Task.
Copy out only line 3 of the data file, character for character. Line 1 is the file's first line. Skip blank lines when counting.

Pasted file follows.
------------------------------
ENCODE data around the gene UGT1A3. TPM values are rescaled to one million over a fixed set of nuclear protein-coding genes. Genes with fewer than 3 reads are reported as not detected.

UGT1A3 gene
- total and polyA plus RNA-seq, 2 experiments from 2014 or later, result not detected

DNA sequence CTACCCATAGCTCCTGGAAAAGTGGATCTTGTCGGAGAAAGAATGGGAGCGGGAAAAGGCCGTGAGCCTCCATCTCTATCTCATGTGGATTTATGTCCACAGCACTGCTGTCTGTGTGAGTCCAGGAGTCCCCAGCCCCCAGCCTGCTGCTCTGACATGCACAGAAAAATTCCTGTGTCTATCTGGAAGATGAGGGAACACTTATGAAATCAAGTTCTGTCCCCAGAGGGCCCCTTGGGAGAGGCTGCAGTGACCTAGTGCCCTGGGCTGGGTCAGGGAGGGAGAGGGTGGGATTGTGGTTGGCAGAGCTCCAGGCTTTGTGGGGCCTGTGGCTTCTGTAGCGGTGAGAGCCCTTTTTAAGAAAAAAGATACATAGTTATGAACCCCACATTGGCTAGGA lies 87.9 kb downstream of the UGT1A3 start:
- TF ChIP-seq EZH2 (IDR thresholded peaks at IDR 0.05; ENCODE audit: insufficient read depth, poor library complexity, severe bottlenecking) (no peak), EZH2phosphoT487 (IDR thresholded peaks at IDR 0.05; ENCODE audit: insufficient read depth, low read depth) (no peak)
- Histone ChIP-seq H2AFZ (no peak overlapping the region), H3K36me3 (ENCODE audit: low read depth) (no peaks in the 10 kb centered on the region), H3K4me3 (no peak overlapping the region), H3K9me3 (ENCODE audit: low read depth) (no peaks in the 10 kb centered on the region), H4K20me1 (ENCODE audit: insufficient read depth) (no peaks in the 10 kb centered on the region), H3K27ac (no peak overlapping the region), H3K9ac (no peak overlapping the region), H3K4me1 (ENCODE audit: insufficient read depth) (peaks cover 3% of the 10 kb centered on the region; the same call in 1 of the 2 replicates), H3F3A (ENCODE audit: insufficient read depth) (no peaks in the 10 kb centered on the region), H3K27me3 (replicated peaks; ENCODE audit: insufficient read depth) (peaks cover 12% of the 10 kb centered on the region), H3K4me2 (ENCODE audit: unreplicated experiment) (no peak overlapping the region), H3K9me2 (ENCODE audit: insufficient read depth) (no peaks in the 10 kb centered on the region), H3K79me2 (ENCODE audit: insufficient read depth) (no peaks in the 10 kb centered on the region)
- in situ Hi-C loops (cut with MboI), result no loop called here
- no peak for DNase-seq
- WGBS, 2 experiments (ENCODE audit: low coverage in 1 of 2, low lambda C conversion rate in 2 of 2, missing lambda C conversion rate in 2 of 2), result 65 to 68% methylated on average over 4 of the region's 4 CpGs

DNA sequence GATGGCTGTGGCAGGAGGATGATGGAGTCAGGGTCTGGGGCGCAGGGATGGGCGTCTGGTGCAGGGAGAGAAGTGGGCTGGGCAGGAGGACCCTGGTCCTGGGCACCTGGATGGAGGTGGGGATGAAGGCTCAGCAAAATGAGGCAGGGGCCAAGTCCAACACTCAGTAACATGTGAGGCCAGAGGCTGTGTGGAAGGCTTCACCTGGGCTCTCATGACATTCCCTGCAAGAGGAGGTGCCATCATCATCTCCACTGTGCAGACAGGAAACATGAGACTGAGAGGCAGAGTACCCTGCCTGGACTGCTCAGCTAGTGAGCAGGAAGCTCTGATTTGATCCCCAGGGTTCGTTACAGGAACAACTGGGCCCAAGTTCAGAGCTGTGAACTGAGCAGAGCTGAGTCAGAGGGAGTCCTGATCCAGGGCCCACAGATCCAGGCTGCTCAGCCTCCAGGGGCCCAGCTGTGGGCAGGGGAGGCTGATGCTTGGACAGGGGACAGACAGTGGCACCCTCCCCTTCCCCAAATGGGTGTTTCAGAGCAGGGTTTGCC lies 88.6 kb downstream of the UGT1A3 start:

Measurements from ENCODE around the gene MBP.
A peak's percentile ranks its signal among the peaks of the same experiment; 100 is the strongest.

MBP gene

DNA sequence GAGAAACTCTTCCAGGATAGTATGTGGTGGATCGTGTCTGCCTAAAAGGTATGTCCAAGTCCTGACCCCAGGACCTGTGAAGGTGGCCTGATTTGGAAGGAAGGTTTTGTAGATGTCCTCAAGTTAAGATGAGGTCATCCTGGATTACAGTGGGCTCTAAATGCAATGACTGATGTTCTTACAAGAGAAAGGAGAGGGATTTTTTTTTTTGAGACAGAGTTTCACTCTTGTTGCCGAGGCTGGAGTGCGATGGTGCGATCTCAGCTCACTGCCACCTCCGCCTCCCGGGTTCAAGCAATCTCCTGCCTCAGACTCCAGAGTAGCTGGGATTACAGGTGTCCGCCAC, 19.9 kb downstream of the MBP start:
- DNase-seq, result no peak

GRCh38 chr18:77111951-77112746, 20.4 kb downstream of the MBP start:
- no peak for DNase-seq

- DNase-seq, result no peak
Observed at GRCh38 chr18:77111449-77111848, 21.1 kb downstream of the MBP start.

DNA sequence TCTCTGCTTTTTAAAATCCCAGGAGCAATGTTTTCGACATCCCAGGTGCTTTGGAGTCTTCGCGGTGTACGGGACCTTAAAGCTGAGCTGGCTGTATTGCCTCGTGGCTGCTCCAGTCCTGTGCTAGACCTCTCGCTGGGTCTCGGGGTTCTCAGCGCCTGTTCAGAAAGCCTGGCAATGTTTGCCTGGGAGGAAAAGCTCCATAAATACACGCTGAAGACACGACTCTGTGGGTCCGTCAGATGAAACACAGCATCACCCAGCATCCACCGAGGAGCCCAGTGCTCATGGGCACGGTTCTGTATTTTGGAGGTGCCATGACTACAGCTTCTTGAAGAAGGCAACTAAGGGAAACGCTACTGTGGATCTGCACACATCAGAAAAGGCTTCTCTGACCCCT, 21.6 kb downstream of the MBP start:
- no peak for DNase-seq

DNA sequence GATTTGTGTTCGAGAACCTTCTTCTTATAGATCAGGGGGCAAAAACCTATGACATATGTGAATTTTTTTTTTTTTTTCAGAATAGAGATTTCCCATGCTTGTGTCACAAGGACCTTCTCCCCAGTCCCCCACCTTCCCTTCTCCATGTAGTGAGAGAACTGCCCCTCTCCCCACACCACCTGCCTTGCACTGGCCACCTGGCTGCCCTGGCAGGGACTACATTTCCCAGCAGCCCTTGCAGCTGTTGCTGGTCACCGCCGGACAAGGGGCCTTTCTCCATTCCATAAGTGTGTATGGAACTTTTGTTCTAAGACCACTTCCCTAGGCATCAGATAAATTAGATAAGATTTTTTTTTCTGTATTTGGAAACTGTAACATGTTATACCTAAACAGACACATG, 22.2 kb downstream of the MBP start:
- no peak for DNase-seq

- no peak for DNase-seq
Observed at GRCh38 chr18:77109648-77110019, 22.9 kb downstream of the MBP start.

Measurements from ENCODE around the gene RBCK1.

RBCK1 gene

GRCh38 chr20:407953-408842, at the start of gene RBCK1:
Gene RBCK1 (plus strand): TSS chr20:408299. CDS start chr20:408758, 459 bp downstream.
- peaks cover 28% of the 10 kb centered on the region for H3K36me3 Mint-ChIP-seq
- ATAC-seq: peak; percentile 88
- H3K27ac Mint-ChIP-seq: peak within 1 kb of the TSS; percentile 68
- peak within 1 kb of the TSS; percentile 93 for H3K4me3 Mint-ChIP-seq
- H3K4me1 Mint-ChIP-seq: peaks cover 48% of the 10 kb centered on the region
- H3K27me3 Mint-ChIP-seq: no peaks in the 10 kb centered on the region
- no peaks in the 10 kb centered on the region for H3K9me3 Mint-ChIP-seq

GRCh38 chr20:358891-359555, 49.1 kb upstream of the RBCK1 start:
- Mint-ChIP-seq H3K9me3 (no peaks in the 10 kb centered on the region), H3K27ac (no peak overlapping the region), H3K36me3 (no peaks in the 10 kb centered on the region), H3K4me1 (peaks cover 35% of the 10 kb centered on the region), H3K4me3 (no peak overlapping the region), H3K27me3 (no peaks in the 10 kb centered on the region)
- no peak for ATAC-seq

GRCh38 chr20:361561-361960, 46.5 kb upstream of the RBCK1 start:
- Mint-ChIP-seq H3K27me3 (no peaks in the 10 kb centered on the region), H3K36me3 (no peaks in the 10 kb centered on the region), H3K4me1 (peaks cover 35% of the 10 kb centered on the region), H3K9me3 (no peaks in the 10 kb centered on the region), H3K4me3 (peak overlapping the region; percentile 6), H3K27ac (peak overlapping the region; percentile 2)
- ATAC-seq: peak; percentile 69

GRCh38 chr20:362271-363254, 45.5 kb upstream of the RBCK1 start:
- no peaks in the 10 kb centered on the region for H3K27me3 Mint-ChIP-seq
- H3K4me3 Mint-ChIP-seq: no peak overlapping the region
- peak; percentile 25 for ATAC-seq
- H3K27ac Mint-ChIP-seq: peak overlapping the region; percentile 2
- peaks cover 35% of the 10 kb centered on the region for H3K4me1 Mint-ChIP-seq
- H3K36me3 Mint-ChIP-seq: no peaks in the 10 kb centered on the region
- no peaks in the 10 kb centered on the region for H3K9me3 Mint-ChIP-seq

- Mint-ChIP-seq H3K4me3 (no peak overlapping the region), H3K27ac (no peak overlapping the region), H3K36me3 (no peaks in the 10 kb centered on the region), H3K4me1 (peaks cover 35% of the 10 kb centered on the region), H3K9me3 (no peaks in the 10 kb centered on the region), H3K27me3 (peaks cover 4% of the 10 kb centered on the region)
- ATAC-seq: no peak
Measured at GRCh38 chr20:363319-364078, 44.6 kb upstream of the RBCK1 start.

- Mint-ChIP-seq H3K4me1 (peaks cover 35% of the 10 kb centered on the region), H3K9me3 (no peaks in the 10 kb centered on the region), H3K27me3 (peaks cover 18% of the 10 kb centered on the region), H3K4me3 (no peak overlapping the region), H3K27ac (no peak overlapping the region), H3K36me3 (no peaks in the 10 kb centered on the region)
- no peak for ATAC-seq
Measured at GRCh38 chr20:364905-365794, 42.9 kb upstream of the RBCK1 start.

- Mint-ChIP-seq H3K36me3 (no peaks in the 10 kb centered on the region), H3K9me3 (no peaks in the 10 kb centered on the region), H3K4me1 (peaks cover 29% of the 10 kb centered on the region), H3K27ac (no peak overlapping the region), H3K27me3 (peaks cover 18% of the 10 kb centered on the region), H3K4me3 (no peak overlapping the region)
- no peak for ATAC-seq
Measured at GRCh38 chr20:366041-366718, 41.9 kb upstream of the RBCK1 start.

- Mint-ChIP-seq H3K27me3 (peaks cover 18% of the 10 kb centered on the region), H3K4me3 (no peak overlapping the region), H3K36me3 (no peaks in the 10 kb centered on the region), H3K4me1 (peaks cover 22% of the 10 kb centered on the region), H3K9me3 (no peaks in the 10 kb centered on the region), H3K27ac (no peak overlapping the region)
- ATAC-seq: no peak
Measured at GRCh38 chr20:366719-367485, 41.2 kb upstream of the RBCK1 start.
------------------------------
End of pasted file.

- total and polyA plus RNA-seq, 2 experiments from 2014 or later, result not detected